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What is the "Oral Torah"? - 2/17/17

What is the "Oral Torah"? - 2/17/17



In This Issue
Teen Torah Talks - Sat. Night @ 8:15 PM
What is the "Oral Torah"?
Monthly Class for Ladies: Overcoming Limitation
Два благословения
The Dilemma - New Course from JLI
Teen Torah Talks - Sat. Night @ 8:15 PM
Teens are invited to join us every Saturday night at 8:15 pm to schmooze & learn about Torah and Judaism with Rabbi Leibel! 
Pizza & refreshments will be served! BRING A FRIEND!

For more info: (339) 364-9925
CLICK HERE for more info
What is the "Oral Torah"?
By Naftali Silberberg
The Torah has two parts: The "Torah Shebichtav" (Written Law ), which
 is composed of the twenty-four books of the Tanach, and the "Torah Sheba'al Peh" (Oral Law).

G‑d told Moses that he will give him "the Torah and the commandments." Why did G‑d add the word "commandments?" Are there any commandments which are not included in the Torah? This verse (amongst others) is a clear inference to the existence of the Oral Torah.

Originally the Oral Law was not transcribed. Instead it was transmitted from father to son and from teacher to disciple (thus the name "Oral" Law). Approximately 1800 years ago, Rabbi Judah the Prince concluded that because of all the travails of Exile, the Oral Law would be forgotten if it would not be recorded on paper. He, therefore, assembled the scholars of his generation and compiled the Mishnah, a (shorthanded) collection of all the oral teachings that preceded him. Since then, the Oral Law has ceased to be "oral" and as time passed more and more of the previously oral tradition was recorded.

The Oral Law consists of three components:
1. Laws Given to Moses at Sinai (Halachah L'Moshe M'Sinai):
When Moses went up to heaven to receive the Torah, G‑d gave him the Written Torah together with many instructions. These instructions are called "Halachah L'Moshe M'Sinai" (the Law that was given to Moses on Sinai). Maimonides writes that it is impossible for there to be an argument or disagreement concerning a Halachah L'Moshe M'Sinai, for the Jews who heard the instructions from Moses implemented them into their daily lives and passed it on to their children, who passed it on to their children, etc.

Some examples of Halachah L'Moshe M'Sinai are: tefillin straps must be black, a sukkah must have at least two and a half walls, and all the different Halachic measurements and sizes.

2. The Thirteen Principles of Torah Exegesis (Shlosh Esreh Middot ShehaTorah Nidreshet Bahem): When G‑d gave the Written Law to Moses he also instructed him how one is to study and understand the Torah. Every word and letter in the Torah is exact, and many laws can be extrapolated from an extra (or missing) word or letter, or a particular sequence which the Torah chooses to use. The thirteen principles which are the keys to uncovering the secrets of the Torah are called the "Shlosh Esreh Middot ShehaTorah Nidreshet Bahem."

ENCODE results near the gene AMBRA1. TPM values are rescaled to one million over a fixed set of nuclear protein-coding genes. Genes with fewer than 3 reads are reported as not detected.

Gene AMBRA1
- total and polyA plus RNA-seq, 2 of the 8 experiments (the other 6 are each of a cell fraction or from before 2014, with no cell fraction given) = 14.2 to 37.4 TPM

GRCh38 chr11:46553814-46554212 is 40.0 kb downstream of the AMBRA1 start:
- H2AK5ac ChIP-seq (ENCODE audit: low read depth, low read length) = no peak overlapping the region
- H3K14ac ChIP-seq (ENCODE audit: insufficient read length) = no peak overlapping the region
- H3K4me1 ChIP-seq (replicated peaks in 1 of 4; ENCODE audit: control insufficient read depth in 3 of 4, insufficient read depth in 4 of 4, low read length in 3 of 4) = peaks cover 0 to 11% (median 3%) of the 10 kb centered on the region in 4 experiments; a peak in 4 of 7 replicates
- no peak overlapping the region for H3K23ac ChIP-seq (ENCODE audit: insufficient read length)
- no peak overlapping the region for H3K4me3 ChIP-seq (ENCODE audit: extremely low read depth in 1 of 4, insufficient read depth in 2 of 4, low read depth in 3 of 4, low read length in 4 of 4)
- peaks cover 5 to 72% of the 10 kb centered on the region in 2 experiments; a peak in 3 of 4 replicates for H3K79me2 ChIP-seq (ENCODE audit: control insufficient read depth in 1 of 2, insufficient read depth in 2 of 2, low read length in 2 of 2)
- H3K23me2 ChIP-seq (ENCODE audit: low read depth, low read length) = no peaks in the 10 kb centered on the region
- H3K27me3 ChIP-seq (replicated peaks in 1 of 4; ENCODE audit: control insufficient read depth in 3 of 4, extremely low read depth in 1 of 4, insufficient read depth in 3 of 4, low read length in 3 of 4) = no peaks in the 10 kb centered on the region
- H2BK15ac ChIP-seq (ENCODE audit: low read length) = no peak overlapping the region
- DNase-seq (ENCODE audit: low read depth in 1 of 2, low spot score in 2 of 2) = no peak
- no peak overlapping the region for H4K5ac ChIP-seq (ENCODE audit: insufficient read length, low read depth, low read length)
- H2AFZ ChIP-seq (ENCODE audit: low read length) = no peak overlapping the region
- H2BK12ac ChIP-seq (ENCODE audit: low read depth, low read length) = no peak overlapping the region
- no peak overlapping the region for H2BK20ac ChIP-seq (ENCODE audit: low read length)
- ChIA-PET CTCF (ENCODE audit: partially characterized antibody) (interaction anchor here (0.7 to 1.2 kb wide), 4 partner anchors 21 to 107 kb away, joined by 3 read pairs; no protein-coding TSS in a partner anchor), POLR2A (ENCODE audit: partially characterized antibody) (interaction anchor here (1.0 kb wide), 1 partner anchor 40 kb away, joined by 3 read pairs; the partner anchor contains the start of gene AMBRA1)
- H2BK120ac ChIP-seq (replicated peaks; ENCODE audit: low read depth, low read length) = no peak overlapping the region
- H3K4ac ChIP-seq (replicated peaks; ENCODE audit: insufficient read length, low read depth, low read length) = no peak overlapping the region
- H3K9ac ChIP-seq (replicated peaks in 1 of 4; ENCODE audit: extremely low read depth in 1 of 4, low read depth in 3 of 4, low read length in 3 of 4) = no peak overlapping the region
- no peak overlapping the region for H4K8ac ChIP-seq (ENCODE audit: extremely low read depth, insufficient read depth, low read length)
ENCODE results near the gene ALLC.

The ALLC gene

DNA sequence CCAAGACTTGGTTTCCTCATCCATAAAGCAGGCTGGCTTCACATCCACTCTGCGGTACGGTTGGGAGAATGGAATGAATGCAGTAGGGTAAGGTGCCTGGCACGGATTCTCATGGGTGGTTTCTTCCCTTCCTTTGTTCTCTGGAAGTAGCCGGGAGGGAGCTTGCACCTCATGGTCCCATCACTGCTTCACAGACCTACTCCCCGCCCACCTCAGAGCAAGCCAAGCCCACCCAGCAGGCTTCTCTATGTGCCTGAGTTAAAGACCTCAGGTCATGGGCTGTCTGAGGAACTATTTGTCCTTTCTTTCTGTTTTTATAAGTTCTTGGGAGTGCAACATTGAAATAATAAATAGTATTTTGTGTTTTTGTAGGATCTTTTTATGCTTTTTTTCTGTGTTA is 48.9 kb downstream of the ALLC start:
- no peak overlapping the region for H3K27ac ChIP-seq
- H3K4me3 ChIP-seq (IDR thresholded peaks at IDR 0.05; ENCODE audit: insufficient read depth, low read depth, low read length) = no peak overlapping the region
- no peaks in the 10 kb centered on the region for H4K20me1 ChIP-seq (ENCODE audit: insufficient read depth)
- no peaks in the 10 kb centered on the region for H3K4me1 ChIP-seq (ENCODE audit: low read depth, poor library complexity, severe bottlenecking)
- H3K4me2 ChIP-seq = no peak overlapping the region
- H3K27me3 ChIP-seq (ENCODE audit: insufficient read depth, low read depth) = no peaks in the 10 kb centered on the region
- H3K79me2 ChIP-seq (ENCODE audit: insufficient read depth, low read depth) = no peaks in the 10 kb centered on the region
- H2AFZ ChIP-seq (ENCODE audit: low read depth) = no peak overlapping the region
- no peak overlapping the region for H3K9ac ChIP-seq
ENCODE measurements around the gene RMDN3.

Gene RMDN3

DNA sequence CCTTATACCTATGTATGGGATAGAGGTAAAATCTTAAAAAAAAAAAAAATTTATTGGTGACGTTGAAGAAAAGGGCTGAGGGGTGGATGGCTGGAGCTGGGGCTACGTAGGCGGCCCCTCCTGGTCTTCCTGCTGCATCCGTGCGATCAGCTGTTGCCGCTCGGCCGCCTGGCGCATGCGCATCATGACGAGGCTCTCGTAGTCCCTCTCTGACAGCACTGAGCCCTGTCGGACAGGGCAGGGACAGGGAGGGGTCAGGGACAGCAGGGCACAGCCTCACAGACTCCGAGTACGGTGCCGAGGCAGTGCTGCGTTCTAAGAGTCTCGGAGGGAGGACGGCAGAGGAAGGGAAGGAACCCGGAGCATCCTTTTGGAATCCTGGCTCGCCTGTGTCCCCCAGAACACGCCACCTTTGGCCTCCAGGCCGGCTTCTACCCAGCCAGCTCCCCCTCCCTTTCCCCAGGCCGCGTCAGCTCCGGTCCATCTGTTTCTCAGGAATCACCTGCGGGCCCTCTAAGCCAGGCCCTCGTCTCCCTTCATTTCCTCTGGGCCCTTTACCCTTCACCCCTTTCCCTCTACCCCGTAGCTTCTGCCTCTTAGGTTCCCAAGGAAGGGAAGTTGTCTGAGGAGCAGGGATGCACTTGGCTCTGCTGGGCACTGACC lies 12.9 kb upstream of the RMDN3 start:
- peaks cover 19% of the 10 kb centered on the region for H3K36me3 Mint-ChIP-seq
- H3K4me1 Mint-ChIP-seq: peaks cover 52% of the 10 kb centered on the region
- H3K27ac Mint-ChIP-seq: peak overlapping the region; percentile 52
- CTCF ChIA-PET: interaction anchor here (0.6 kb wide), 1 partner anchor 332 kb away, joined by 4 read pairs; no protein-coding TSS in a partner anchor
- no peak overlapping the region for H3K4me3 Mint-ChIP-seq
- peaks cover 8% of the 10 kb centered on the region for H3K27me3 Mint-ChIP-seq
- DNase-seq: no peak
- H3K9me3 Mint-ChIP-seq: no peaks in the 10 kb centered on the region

For instance: One of the rules is: "Anything that was included in a general statement, but was removed from the general statement in order to teach something, was not removed to teach only about itself, but to apply its teaching to the entire generality." An example for the usage of this rule is: In Exodus 35:3 the Torah says "You shall not light fire in any of your dwellings on the Shabbat day." Now, kindling a fire was already included in the general statement that prohibits work on Shabbat (Exodus 20:10). It was removed from the general rule and stated independently in this verse to teach us that it is a distinct form of work and, as such, carries a distinct penalty. Moreover, this lesson applies to each of the 39 categories of work included in the general statement. Thus, there isn't a broad category called "work," rather each type of work is to be viewed as distinct. Therefore, if someone should do several kinds of work while unaware that they are forbidden on Shabbat, he must bring a separate sin-offering to atone for each type of work that he did.
A full list of the thirteen principles can be found in the prayer-book.

3. Edicts (Gezayrot):
The Torah3 authorizes the rabbis to protect the word of the Torah through making "Gezayrot" (edicts). For example: The Torah prohibition of eating or possessing chametz (leavened products) on Passover begins at midday of the fourteenth day of Nissan. Our sages added two hours to this prohibition, for they feared that on a cloudy day people would err and eat chametz after noon.